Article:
The previous part of this article was an introduction of the most frequently used national system in the Eurasian Economic Union region and described only those features of the system where comparison with the alternative way – using the Eurasian Patent Office instead – is the most illustrative. Then Eurasian way is the proper way for you in case you are not ready to go ahead with a number of national applications in different national languages, attend different patent procedures and communicate with different national patent attorneys, sometimes in completely unknown environment. All these and other potential problems may be removed just by filing a single Eurasian application.

As mentioned above, a Eurasian Patent Convention covers eight member states that agreed to ensure same protection for the rights conferred by Eurasian patents as to those by their own national ones.

The Eurasian Patent Office is located in Moscow and operates on the basis of the Eurasian Patent Convention. The Eurasian Patent Office grants a single unitary patent without any necessity of further validation thereof in each country. The patent is granted in the Russian language and no translation in other languages is necessary unless an infringement procedure is initiated.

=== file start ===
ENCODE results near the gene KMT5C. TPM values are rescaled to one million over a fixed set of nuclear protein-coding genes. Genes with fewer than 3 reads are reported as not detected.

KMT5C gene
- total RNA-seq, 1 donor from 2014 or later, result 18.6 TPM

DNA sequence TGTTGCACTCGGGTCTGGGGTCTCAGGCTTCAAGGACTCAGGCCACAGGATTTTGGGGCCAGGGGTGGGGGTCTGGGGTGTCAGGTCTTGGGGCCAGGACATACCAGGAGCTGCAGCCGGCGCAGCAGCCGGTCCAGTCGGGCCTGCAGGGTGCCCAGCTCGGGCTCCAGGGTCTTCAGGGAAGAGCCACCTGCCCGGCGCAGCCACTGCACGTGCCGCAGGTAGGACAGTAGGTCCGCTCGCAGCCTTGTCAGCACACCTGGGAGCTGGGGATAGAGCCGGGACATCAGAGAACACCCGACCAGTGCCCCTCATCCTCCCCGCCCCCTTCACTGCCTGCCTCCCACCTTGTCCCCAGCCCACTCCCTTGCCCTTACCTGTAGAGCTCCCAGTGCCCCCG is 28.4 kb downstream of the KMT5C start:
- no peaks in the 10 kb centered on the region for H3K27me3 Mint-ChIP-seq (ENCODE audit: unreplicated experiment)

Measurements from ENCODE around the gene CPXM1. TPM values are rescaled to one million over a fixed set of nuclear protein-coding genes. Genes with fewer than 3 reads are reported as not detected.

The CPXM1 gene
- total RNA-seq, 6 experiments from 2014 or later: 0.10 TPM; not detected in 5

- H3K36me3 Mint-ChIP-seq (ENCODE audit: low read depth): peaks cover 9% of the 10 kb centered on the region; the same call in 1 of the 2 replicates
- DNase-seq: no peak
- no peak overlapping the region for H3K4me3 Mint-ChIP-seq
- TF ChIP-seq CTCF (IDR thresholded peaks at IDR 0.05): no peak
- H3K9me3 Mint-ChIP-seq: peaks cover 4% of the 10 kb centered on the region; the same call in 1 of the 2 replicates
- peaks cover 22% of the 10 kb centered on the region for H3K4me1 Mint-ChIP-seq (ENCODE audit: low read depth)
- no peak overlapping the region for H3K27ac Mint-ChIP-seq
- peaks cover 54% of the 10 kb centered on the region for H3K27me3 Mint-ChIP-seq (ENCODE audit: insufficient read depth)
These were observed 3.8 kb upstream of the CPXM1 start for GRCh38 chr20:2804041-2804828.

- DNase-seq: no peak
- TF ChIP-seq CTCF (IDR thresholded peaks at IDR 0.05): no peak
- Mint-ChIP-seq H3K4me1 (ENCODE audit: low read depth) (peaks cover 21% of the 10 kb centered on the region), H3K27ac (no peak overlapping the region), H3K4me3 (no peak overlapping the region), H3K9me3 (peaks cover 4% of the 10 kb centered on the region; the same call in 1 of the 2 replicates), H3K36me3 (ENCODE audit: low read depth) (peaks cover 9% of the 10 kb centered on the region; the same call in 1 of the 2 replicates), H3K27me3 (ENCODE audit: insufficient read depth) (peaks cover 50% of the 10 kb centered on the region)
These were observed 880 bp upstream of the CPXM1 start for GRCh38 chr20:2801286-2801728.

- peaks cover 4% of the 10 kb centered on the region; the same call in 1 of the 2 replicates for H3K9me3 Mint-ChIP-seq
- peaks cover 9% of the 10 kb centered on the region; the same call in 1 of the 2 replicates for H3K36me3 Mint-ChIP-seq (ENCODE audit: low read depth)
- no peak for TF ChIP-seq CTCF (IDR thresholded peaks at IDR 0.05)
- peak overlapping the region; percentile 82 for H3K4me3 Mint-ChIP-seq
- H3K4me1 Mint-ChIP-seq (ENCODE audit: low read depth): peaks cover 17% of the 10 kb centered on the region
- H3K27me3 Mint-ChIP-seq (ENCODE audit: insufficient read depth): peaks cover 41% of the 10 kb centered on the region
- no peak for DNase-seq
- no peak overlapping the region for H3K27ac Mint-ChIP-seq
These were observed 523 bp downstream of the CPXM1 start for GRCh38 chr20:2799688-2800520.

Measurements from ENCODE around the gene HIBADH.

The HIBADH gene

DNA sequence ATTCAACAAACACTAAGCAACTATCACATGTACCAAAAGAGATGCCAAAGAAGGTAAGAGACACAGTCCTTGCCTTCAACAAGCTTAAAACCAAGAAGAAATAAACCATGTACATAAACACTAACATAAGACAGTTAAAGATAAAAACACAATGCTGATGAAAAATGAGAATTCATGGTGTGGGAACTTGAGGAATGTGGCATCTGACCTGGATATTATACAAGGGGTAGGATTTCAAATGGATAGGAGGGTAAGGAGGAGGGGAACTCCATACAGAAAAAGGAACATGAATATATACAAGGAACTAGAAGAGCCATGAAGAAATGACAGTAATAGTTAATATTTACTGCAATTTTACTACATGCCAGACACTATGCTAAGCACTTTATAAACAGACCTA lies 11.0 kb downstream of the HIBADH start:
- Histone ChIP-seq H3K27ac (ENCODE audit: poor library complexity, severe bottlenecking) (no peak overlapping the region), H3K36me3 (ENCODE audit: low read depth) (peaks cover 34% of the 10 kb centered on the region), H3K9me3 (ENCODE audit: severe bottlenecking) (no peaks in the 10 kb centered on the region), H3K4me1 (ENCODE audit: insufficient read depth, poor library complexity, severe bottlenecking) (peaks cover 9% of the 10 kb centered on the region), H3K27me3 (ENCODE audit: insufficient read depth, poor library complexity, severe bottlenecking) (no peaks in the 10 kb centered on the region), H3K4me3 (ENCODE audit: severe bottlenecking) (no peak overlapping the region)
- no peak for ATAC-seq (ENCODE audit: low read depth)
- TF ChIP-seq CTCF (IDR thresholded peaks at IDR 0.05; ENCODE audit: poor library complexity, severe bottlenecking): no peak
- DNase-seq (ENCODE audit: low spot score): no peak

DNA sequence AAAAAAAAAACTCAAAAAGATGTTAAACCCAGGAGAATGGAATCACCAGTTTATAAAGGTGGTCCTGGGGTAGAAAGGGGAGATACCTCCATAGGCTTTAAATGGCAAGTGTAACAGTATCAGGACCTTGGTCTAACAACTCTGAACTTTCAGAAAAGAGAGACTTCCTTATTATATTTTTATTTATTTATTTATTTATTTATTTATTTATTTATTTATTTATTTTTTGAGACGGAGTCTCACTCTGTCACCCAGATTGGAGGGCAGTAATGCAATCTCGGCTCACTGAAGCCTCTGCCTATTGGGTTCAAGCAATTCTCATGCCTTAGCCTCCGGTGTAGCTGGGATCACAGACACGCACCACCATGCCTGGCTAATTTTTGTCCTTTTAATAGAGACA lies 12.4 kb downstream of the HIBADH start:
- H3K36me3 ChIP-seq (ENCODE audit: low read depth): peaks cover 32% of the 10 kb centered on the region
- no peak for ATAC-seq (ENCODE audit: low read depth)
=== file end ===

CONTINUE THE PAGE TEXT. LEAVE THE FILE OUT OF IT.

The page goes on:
In accordance with paragraph 1.1 of Eurasian Rules for compiling and filing patent applications: “the subject-matters of inventions may be, created or transformed by humans material objects or processes, in particular apparatus, method, substance, biotechnological product as well as their use”. Being a bit different from the definition of invention given in the Russian legislation the wording of the invention definition according to the Eurasian law in principle covers the same subjectmatters.

Methods are understood as processes of implementing actions resulting in creation of new or changing of known material objects or in their exploitation. In contrast to Russia where the invention can be used for any purpose, use in Eurasia is understood as being implemented for unknown purpose only. To be patentable, an invention must be industrially applicable, new, and involve inventive step. In Eurasia the sufficient disclosure requirement is considered to be a separate patentability requirement but is rather a part of the industrial applicability requirement. The exceptions from patentability and the availability of patent protection for methods of medical treatment are the same as mentioned above with regard to the Russian national patent legislation.

Like the Russian PTO the EAPO uses a deferred examination. A request for examination shall be filed within six months from the date of publishing a Search Report. The search report is published together with the application and this usually takes place after expiration of 18 months from the filing date. The International publication and International Search Report substitute those of the EAPO. If no request for examination is filed, the application is deemed to be withdrawn. Like in Russia the application may be reinstated within 12 months from the missed term provided that the Official fee is paid and excusable reason for missing the set term is provided.